LoC STI Day 1

Day 1 of the Library of Congress Summer Teacher Institute has wrapped up. A few quick reflections…


I’ve got a few pages left in John Dewey’s Experience and Education. In it, he says, “teachers need to plan intelligently, considering the capacities, needs, and past experiences” of their students. Design of learning is so important in both the classroom and professional development. Even in the first day of the STI, I’ve been impressed by the design of the sessions. A small, but important, example…

We began the day by choosing from a series of primary source documents. We wrote on a post-it why we chose the particular document and what connection we felt to it. We then grouped up with others with related documents and drafted a newspaper headline that could encompass all our primary source documents. Then as a group we introduced ourselves, shared our headline, and the connection we made to our document. Starting like this gave participants a means for sharing and self-disclosure but set that sharing within the frame of a collaborative exercise. I despise pointless ice breakers, but an activity like this accomplished what icebreakers attempt to do, minus the needless embarrassment factor.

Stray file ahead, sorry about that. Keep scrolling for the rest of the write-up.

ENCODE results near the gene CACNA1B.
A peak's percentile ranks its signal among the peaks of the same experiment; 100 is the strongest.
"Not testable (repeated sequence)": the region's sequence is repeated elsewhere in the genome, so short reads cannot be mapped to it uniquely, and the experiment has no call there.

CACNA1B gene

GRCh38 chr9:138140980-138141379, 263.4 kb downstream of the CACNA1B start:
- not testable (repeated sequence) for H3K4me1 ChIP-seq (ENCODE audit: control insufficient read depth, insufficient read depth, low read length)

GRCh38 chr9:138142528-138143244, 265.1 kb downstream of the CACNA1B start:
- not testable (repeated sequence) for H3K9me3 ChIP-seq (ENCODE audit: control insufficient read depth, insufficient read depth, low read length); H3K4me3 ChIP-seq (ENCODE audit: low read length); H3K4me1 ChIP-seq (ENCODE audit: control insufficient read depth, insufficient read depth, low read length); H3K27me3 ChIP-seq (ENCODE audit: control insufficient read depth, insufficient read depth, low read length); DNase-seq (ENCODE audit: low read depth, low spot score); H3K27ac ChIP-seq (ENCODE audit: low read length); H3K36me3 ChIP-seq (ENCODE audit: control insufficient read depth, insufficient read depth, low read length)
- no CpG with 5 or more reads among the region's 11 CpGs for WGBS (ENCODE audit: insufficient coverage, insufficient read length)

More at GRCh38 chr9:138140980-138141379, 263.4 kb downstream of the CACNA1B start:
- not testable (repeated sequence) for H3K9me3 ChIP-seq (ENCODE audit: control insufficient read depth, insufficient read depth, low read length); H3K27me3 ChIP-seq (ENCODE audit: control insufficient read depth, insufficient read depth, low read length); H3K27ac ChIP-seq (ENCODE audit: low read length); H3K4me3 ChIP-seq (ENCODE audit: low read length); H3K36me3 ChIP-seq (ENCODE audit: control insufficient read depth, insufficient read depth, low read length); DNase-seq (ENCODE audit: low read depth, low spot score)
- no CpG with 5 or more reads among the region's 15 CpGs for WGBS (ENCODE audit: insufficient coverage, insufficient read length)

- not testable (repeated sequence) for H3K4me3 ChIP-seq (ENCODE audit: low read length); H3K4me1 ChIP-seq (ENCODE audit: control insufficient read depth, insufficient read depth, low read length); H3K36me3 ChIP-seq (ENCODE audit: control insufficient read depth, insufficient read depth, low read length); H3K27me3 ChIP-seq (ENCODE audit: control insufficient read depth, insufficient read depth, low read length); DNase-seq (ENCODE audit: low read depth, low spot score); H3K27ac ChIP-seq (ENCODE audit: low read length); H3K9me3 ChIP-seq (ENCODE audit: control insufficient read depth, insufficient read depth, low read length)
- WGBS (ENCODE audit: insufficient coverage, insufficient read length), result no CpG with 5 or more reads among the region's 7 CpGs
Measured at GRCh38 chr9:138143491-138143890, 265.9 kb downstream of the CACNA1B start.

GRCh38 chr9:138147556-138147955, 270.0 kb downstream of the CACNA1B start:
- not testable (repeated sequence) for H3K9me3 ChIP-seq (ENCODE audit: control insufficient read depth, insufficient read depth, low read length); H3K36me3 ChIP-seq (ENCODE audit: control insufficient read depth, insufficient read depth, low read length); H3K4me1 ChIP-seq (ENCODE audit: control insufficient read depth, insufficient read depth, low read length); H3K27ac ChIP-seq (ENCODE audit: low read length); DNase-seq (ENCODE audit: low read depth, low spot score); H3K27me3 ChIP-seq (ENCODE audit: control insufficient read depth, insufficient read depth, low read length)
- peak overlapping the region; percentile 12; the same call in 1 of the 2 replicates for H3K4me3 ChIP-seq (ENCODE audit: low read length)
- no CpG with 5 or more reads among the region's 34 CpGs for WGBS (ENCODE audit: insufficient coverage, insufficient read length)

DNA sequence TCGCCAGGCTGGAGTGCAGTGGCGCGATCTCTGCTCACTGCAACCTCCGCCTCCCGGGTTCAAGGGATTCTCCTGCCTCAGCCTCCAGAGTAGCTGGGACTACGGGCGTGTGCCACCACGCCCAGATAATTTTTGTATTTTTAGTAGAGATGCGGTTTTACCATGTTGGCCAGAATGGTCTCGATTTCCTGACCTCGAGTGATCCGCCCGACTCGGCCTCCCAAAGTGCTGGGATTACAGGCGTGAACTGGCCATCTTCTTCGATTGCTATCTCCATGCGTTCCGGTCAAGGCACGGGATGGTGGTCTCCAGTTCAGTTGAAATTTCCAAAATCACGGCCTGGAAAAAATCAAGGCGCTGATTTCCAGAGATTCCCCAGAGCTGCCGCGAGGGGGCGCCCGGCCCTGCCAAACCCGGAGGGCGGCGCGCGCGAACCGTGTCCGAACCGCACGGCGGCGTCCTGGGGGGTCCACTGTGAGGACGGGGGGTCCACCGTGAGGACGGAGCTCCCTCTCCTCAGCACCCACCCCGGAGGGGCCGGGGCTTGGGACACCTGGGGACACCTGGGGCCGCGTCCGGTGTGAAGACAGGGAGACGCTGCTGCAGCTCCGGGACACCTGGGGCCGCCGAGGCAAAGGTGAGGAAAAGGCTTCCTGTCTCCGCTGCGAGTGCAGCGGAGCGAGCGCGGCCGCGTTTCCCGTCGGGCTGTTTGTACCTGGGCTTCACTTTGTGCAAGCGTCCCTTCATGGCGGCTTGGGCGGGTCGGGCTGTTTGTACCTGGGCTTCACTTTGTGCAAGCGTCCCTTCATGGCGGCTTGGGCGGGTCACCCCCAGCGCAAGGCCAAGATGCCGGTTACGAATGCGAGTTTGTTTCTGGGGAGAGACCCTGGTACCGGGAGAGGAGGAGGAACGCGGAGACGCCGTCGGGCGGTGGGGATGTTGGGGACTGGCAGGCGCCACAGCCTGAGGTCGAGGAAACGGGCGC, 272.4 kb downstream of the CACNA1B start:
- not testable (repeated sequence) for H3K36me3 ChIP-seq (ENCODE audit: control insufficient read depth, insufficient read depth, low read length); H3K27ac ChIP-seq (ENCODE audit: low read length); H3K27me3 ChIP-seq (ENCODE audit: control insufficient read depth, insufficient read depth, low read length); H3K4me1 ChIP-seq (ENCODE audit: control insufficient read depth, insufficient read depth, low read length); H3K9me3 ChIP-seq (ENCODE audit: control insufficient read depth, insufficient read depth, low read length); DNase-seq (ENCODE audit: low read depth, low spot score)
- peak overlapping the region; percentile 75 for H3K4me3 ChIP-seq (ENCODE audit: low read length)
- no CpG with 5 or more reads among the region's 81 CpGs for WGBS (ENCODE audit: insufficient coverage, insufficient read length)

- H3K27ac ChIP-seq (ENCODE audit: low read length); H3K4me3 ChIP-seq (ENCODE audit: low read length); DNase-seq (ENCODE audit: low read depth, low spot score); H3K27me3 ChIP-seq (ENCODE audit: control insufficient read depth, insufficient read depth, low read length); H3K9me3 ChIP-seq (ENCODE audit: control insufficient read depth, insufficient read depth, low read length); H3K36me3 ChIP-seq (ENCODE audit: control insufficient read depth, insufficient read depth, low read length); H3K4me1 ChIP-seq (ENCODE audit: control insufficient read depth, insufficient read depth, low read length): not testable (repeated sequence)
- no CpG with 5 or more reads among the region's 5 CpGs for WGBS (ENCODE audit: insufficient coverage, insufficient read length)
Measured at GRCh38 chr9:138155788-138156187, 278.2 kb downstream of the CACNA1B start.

In the afternoon, we toured the Library’s Civil War in America exhibit. Much of the information wasn’t new to me, but there were two highlights. The first was the content of Lincoln’s pockets from the night he was assassinated. I love that he’d fixed his broken glasses with a tiny string. That kind of detail makes you feel a connection to a historical figure who feels kind of mythical in US history.


The second was an alphabet book produced in the South to teach students, not only their ABCs, but as a way of inculcating a particular set of values from an early age. I think it might be a fun model/mentor text for student projects.


One of the things that I’m hoping to think about while I’m at the LoC STI is the interplay of primary and secondary sources in the classroom. I wrote a bit about that here. Some of the questions I’m pondering…

Should primary sources be “primary” in the classroom? Are there dangers in relying too heavily on primary sources? How do we teach about bias and reliability in primary sources? In what way do primary and secondary sources interact? How can they best be used in tandem in the classroom?

Gorgeous floor of the Great Hall after the Library was closed to the public for the evening
Gorgeous floor of the Great Hall after the Library was closed to the public for the evening

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